Naturally, the pessimists and opponents of choice are forecasting the death of the voucher movement. They’re wrong, because there never was a voucher movement to begin with. It has always been movement for educational freedom, and it is still going strong.
Over the past several years, there has been a gradual shift in focus from vouchers to an alternative mechanism: education tax credits. Illinois, Minnesota and Iowa already provide families with tax credits to offset the cost of independent schooling for their own kids. Florida, Pennsylvania, Arizona and three other states provide tax credits for donations to nonprofit scholarship organizations that subsidize tuition for lower-income families.
After working for the federal government in Washington, DC for two years, I was excited to move back to the Midwest. Returning to study public policy and law, I specifically came to learn more about state’s rights from the practical, decent state of Wisconsin. This past year I kept a close eye on state news, even more so as the biennial budget process began. How does Wisconsin make the biennial budget? What does the final budget look like?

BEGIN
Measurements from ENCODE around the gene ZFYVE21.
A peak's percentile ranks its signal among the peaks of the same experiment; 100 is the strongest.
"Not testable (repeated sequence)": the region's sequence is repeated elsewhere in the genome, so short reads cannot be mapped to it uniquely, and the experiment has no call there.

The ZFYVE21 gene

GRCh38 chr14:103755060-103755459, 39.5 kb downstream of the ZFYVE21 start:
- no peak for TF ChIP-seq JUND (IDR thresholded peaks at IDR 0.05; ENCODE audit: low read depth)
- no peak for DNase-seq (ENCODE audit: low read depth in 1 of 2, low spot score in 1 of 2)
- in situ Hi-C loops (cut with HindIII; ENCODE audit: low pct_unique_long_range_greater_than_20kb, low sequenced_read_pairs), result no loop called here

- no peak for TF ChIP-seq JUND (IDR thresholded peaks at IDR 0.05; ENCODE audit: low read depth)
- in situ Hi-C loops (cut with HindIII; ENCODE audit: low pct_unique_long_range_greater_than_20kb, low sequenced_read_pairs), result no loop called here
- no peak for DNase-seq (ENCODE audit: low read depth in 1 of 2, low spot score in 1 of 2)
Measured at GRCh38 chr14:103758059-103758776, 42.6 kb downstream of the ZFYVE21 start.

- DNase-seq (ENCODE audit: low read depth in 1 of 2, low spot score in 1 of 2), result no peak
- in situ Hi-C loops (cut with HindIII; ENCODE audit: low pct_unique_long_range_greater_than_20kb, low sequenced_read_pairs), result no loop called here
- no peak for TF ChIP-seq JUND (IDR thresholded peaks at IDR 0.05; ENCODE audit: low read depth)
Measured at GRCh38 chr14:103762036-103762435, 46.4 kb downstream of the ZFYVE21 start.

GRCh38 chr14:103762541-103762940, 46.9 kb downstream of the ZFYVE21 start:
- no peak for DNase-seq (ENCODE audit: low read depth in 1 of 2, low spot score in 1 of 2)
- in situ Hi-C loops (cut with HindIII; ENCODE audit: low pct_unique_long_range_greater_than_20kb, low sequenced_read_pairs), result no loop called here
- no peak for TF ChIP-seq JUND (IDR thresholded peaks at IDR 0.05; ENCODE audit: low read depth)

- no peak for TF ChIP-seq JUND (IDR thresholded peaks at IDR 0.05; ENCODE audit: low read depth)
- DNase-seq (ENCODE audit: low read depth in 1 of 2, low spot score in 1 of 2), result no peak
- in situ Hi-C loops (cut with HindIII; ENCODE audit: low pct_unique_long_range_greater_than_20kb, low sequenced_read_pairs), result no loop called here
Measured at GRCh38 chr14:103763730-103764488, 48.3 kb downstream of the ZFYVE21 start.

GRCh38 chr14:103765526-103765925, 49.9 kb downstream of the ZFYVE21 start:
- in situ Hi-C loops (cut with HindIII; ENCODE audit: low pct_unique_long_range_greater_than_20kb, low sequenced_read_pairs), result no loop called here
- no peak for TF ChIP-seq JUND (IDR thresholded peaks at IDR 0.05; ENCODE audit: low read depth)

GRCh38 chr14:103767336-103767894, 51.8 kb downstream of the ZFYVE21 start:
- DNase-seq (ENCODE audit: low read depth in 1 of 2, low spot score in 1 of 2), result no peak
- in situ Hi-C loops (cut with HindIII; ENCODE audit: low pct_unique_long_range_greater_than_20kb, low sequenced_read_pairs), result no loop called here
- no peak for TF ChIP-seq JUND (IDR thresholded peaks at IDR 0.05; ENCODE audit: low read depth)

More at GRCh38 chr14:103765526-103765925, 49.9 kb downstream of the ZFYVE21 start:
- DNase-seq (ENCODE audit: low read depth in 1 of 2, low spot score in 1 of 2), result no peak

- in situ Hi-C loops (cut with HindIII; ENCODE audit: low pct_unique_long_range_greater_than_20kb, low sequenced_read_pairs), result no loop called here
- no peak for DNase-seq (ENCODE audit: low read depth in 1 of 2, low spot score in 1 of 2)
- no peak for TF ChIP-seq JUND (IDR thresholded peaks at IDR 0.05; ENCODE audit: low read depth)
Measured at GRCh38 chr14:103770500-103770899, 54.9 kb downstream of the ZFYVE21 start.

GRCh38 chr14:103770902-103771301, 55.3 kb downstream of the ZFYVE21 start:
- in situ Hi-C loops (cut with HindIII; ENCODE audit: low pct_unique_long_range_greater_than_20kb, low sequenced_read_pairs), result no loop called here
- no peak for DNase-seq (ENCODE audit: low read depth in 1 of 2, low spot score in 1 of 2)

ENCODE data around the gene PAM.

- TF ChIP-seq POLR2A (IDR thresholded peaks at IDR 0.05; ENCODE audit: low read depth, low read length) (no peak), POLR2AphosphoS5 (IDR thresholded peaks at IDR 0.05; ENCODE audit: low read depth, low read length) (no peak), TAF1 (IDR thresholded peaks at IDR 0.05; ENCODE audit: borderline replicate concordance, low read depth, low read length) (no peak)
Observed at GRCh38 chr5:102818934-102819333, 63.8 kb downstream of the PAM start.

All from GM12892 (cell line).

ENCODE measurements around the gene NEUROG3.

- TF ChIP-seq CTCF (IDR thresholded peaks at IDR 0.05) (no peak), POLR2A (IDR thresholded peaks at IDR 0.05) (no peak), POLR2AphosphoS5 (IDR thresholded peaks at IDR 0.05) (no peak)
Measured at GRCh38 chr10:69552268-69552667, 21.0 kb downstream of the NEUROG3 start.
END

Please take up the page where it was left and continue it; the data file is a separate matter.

The Legislative Reference Bureau seems like a better place to start than the federal level Schoolhouse Rock tutorial. The process of creating the Wisconsin budget is fairly simple – it follows the general legislative process, except in this case the process begins with the Governor. As the chief executive for the state, the Governor collects agencies’ estimates on their expenses. Once the Governor matches budget priorities to the expected revenues, the Joint Finance Committee takes the proposal to amend, review, and debate in a small committee. Once voted on by members of the joint committee, each chamber gets a chance to amend, review, and vote on the budget.